Makes 16 pieces.

Note: Rice flour is in the baking aisle. Bob’s Red Mill is a popular brand. From "Baking Illustrated."

1 3/4 cup all-purpose flour

1/4 cup rice flour (or use cornstarch)

2/3 cup plus 1 teaspoon sugar, divided

1/4 teaspoon salt

16 tablespoons (2 sticks) cold unsalted butter


Preheat oven to 425 degrees. Move an oven rack to the middle position.

Place a circle of parchment paper in a 9-inch tart pan with removable bottom, or in a round cake pan.

In the bowl of an electric mixer, blend the flours, 2/3 cup sugar and salt.

Cut the butter into 1/2-inch cubes and add to the flour mixture. Mix at low speed for several minutes until the mixture resembles damp crumbs. Do not overmix.

Pour half the mixture into the prepared pan, smooth into an even layer, then firmly press with a juice glass or back of a spoon. Add the rest of the mixture and repeat, pressing firmly.

If using a cake pan, place a baking sheet on top of the pan, then invert. Tap the bottom of the pan until the dough releases, then carefully lift off pan and remove parchment. If the dough cracks a bit, press back together. (If it crumbles a lot, repeat the whole process; for this reason, a tart pan is preferred.)

With a 1 1/2-inch cookie cutter or a sharp knife, cut a circle of dough from the center. Place this nugget on a folded piece of aluminum foil to bake for 20 minutes. Replace cookie cutter in the hole to hold its shape and help conduct heat. (Or use a small ball of crumpled aluminum foil.)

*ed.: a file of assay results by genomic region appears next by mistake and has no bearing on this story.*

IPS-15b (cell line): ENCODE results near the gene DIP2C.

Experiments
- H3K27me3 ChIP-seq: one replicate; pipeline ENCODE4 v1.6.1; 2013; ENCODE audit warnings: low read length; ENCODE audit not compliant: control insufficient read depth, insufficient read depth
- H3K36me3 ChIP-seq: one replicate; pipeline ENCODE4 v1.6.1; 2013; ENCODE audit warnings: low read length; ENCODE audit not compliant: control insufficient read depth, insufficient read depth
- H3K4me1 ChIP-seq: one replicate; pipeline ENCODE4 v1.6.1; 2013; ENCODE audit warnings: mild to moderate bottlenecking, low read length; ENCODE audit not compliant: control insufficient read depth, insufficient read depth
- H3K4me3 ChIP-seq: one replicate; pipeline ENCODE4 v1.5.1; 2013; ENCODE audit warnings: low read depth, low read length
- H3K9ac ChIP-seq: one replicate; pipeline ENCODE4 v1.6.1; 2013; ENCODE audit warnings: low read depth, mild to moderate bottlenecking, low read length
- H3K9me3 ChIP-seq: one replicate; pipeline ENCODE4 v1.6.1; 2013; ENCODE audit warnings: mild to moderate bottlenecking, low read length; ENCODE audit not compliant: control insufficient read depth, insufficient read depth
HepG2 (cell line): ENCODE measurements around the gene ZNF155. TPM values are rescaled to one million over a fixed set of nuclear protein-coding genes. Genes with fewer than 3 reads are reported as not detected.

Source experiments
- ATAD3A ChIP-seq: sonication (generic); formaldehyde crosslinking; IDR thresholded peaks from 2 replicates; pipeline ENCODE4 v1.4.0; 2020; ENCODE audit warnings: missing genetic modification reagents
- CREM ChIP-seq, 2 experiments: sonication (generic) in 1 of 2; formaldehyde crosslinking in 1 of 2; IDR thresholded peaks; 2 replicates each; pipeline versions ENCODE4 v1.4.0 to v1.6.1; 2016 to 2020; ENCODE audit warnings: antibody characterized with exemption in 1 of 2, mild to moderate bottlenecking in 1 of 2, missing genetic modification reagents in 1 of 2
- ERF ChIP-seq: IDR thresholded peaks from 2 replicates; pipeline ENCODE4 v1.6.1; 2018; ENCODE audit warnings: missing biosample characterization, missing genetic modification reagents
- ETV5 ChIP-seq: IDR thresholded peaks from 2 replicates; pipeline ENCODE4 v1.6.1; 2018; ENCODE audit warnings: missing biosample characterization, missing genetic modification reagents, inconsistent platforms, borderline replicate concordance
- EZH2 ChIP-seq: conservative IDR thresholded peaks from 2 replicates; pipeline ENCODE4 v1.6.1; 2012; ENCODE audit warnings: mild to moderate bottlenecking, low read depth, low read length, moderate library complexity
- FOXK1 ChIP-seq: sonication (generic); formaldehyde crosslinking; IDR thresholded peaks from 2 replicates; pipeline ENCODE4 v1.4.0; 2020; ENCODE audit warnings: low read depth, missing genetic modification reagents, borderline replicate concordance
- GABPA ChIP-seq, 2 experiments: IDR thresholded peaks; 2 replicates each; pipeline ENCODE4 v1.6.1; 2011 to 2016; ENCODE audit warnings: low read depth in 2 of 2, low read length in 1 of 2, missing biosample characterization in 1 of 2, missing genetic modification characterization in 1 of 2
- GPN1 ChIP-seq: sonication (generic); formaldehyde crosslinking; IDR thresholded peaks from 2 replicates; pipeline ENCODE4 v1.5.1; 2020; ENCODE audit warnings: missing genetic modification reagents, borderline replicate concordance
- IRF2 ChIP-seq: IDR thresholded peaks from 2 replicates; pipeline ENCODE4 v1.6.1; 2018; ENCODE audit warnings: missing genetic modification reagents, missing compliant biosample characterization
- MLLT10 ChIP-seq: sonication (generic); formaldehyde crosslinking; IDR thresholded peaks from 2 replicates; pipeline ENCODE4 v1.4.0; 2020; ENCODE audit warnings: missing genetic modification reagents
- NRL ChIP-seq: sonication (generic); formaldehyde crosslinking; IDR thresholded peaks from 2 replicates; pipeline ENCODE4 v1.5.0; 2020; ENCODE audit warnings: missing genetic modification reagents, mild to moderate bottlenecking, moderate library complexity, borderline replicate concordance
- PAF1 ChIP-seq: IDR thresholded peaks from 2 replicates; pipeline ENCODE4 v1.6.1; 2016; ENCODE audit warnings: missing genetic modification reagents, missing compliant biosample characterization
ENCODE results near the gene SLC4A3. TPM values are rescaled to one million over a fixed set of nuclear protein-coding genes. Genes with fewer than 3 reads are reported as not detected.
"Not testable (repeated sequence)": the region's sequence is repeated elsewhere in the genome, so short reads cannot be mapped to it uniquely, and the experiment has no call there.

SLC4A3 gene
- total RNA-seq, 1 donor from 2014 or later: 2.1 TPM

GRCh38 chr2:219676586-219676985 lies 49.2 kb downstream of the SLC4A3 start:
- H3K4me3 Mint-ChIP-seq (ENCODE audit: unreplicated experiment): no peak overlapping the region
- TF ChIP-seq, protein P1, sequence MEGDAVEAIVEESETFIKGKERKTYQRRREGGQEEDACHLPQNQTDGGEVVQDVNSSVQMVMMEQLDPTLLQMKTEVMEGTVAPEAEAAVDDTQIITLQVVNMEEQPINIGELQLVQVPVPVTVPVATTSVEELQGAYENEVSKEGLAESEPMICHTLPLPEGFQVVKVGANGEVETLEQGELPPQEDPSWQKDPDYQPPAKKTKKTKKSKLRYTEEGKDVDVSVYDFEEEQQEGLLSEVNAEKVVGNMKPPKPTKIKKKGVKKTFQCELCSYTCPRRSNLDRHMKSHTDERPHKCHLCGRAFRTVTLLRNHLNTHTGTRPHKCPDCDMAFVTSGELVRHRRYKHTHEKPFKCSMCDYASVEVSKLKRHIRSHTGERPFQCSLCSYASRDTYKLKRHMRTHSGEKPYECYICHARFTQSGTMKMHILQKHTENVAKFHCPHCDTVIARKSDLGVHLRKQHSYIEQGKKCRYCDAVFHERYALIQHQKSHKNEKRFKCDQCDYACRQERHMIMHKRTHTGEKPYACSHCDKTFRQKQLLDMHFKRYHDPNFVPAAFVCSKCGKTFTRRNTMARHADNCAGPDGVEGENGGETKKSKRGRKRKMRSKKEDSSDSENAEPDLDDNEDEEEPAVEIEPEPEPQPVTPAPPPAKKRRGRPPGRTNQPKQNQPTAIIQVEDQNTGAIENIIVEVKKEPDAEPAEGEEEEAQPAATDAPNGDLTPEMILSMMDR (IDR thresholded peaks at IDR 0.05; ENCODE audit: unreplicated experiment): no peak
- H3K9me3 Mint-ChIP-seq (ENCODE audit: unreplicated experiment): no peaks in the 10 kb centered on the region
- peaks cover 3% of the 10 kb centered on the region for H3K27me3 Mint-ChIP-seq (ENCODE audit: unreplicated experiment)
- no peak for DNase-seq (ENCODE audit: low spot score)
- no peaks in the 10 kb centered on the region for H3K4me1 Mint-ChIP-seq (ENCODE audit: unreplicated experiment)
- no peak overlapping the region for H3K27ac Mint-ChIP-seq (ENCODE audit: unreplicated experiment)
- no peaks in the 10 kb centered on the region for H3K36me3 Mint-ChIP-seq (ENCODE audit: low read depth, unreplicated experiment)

Place pan in the oven and reduce heat to 300 degrees. Bake for 20 minutes.

Remove pan (and tiny cookie) and, using the edge of a spatula, gently score the surface into 16 wedges. If desired, pierce a decorative pattern with a skewer.

Return pan to oven (eat the cookie) and bake an additional 40 minutes.

Sprinkle surface of hot shortbread with remaining 1 teaspoon of sugar, then cool on a wire rack for an hour. Remove from tart pan and cool thoroughly, about 2 more hours.

Cut into wedges with a large knife along scored lines using steady downward pressure. Well-wrapped shortbread can be stored at room temperature for up for one week.


Chocolate-cayenne: Decrease all-purpose flour to 1 1/2 cups, and substitute cocoa for the remaining 1/4 cup. Add rice flour, sugar and salt, along with 1 teaspoon espresso powder and 1 teaspoon cayenne pepper. Proceed with the recipe, omitting sprinkle of sugar.

Orange-pistachio: To the flour mixture, add the grated zest of 1 orange and 1/2 cup fine-chopped pistachios. Proceed with the recipe.

Butterscotch: Substitute brown sugar for the white sugar. Proceed with the recipe. After pressing into the pan, sprinkle with about 1/2 teaspoon coarse salt. (We used pink Hawaiian.) Omit final sprinkle of sugar.

Nutrition information per serving: 194 calories, 12 g fat, 2 mg sodium, 21 g carbohydrates, 7 g saturated fat, 6 mg calcium, 2 g protein, 31 mg cholesterol, 0 g dietary fiber

Diabetic exchanges per serving: 1 1/2 other carb, 2 1/2 fat.